Although training seminars are now only provided in Benito Juárez, Mathieu and Jiménez plan to expand operations to include things like both the central valleys and coastal regions of Oaxaca. The object is to have a network of producers growing various mushrooms which are optimally suited for cultivation based on the specific microclimate. There are about 70 sub-species of oyster mushrooms, and therefore as a species, the adaptability of the oyster mushroom to distinctive climatic regions is outstanding. “The oyster can be grown in a multitude of different substrata, and that is what we’re experimenting with proper now,” he elucidates. The oyster mushroom can thrive when grown on goods which would otherwise be waste, such as discard from cultivating beans, sugar cane, agave (which includes the fibrous waste made in mezcal distillation), peas, the widespread river reed identified as carriso, sawdust, and the list goes on. Agricultural waste which might otherwise be left to rot or be burned, each and every with adverse environmental implications, can kind substrata for mushroom cultivation. It must be noted, though trite, that mushroom cultivation is a highly sustainable, green industry. Over the previous many years Mexico has in truth been at the fore in quite a few regions of sustainable market.
Mathieu exemplifies how mushrooms can serve an arguably even greater environmental great:
“They can hold up to thirty thousand times their mass, obtaining implications for inhibiting erosion. They’ve been utilized to clean up oil spills by means of absorption and therefore are an significant car for habitat restoration. Research has been completed with mushrooms in the battle against carpenter ant destruction it really is been suggested that the use of fungi has the potential to completely revamp the pesticide business in an environmentally friendly way. There are literally hundreds of other eco-friendly applications for mushroom use, and in each and every case the mushroom remains an edible by-product. Take a look at the Paul Stamets YouTube lecture, 6 Approaches Mushrooms Can Save The Globe.”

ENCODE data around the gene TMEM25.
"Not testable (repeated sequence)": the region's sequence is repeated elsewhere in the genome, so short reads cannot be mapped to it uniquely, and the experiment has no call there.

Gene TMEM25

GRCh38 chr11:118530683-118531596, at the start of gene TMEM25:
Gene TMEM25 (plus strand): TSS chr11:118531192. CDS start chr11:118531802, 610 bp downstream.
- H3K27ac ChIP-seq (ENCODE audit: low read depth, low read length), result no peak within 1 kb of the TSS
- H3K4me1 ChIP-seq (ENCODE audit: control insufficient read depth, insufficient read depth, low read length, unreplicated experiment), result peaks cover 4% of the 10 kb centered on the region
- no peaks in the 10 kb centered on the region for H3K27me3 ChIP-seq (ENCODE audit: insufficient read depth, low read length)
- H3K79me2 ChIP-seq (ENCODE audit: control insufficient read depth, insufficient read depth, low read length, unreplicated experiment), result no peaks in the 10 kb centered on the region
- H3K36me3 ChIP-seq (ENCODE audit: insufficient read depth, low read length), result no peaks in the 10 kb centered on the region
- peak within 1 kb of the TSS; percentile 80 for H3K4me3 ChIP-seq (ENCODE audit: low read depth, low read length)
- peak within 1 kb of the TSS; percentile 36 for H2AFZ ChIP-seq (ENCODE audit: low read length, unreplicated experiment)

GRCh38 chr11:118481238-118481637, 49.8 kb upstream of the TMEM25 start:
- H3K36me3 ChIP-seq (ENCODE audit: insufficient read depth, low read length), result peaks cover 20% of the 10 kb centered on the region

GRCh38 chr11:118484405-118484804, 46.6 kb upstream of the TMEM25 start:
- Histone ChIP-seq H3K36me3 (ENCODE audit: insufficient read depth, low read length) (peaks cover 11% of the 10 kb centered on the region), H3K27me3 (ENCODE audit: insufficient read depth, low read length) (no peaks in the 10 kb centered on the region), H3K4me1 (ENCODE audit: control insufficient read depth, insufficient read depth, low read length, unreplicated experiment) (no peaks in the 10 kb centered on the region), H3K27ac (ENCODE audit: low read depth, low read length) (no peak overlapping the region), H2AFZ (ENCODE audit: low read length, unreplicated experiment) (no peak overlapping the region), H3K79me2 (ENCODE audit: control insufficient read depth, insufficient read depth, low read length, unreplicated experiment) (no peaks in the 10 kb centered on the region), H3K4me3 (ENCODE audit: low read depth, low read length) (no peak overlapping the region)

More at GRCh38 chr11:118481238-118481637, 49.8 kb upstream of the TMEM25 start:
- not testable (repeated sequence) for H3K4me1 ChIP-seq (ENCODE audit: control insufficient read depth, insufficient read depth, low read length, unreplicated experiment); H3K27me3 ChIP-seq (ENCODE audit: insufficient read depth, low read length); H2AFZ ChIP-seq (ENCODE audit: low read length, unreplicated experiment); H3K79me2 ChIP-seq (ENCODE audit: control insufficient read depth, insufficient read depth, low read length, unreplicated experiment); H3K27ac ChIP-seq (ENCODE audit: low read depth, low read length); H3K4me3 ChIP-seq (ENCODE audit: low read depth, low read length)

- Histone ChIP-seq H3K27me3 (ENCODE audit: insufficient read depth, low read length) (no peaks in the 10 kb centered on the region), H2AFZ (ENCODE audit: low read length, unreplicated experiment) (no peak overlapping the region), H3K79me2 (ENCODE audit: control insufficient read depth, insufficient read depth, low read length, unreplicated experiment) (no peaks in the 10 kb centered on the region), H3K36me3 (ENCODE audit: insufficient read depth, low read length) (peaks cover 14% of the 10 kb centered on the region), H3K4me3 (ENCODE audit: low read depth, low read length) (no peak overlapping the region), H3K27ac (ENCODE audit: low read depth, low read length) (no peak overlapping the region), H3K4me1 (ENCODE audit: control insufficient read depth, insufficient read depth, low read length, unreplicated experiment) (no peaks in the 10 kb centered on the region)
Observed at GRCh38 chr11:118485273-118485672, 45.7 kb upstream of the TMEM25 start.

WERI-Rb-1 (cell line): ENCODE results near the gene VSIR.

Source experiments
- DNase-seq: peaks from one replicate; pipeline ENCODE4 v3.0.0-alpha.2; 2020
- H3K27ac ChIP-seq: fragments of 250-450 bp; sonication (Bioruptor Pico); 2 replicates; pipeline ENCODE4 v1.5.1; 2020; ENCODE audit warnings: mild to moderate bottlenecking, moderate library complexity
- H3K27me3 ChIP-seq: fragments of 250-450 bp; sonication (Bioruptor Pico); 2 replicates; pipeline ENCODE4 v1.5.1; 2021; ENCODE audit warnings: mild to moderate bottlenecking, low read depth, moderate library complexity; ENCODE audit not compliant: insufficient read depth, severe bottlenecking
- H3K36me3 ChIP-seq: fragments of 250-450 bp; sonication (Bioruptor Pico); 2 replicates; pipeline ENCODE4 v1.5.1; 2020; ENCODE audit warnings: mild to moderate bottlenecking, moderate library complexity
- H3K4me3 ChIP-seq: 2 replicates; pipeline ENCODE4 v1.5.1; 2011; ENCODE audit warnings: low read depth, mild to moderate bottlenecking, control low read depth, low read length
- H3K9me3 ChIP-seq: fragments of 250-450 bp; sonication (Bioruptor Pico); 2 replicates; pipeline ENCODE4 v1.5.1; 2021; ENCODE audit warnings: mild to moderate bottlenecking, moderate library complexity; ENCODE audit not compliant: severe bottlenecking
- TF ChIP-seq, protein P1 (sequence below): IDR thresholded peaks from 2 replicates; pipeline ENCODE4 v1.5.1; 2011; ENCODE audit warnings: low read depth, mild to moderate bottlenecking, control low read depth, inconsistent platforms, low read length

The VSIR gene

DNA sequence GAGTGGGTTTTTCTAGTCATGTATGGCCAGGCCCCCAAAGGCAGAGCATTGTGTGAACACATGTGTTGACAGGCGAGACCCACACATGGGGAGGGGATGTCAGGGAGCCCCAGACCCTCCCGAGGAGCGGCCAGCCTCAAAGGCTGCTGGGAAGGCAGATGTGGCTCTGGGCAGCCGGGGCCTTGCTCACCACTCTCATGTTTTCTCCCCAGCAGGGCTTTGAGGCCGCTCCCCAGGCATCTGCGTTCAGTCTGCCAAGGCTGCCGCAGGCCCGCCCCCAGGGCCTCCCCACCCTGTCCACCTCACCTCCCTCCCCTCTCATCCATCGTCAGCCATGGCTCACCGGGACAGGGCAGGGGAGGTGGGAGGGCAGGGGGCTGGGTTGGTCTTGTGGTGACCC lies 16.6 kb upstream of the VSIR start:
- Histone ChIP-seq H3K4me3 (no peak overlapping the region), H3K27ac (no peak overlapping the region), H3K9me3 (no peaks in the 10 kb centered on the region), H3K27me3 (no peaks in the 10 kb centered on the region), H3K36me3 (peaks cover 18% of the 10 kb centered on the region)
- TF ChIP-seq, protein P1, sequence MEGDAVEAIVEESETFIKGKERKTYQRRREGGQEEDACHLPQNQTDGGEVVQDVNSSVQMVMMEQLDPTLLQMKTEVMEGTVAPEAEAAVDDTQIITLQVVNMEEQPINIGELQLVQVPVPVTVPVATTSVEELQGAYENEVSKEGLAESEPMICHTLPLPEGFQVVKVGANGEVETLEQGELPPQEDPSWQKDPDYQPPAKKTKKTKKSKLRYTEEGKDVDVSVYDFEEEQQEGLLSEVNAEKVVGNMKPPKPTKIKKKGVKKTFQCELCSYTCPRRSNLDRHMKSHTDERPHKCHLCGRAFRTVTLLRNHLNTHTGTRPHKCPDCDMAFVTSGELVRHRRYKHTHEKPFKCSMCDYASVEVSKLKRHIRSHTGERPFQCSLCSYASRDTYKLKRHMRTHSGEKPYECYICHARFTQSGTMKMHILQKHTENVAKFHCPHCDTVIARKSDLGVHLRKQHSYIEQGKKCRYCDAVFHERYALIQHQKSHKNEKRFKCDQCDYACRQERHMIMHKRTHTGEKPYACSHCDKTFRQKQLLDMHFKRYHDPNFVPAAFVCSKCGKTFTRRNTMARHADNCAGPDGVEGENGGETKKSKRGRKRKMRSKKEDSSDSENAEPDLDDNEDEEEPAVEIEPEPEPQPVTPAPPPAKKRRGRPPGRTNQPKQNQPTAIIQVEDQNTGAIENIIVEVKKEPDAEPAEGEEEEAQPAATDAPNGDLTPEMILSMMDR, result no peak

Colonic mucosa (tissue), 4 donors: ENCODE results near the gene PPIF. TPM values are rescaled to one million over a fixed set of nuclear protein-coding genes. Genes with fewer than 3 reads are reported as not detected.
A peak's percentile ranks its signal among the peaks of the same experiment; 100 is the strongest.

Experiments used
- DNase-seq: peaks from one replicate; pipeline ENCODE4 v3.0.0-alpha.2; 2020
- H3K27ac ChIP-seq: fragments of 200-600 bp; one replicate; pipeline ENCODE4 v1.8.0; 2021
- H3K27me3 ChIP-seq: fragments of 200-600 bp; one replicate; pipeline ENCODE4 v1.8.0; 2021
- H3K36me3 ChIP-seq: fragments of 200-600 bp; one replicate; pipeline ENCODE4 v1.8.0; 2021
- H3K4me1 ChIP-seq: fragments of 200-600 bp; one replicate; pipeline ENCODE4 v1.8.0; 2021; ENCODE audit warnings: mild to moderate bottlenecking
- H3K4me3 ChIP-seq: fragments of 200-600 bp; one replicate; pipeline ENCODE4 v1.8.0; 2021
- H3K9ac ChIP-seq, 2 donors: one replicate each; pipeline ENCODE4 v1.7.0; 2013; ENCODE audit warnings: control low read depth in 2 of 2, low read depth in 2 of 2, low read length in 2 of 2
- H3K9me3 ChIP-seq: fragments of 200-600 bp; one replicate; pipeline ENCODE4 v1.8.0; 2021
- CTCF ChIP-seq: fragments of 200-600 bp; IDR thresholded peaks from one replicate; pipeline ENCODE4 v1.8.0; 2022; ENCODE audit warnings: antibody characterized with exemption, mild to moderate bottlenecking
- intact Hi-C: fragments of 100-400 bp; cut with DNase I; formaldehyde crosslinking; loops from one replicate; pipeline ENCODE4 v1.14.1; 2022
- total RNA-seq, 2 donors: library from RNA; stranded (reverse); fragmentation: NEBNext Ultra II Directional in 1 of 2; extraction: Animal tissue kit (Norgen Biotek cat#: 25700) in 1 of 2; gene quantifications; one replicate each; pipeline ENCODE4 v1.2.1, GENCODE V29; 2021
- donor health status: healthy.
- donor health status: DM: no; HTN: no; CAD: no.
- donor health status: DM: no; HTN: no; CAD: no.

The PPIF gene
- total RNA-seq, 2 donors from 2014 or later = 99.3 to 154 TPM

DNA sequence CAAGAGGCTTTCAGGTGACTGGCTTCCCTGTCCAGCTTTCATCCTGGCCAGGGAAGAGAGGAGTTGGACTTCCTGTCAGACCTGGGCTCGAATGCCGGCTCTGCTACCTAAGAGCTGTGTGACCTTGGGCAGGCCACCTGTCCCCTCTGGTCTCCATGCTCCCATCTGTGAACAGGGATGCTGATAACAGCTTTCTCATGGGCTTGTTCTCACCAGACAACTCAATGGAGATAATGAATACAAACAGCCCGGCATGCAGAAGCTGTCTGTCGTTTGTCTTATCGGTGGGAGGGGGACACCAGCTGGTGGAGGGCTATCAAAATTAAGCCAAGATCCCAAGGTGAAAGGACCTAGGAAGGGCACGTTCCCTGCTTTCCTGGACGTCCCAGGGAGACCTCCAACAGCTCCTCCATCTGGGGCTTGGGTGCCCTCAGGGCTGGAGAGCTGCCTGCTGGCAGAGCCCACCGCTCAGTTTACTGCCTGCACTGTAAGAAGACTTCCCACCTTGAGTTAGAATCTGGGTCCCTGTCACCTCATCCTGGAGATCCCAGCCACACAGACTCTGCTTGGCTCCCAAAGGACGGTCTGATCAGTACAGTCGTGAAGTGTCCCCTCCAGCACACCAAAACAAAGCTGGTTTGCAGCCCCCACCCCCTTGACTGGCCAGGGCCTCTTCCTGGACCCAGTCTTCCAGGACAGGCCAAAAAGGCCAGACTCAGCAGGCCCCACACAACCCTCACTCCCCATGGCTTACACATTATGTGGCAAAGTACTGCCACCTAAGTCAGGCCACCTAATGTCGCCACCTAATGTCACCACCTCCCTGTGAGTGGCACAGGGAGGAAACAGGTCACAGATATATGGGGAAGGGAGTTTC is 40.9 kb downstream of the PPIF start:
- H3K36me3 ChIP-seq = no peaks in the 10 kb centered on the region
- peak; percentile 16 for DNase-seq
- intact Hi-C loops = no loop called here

Mathieu and Jiménez can generally be found promoting their goods on weekends in the organic markets in Oaxaca. They’re both extra than happy to discuss the nutritional worth of their items which variety from naturally their fresh mushrooms, but also as preserves, marinated with either chipotle and nopal or jalapeño and cauliflower. The mushroom’s vitamin B12 can not be identified in fruits or vegetables, and accordingly a eating plan which includes fungi is very vital for vegetarians who can’t get B12, most generally contained in meats. Mushrooms can very easily be a substitute for meats, with the advantage that they are not loaded with antibiotics and hormones usually identified in industrially processed meat solutions.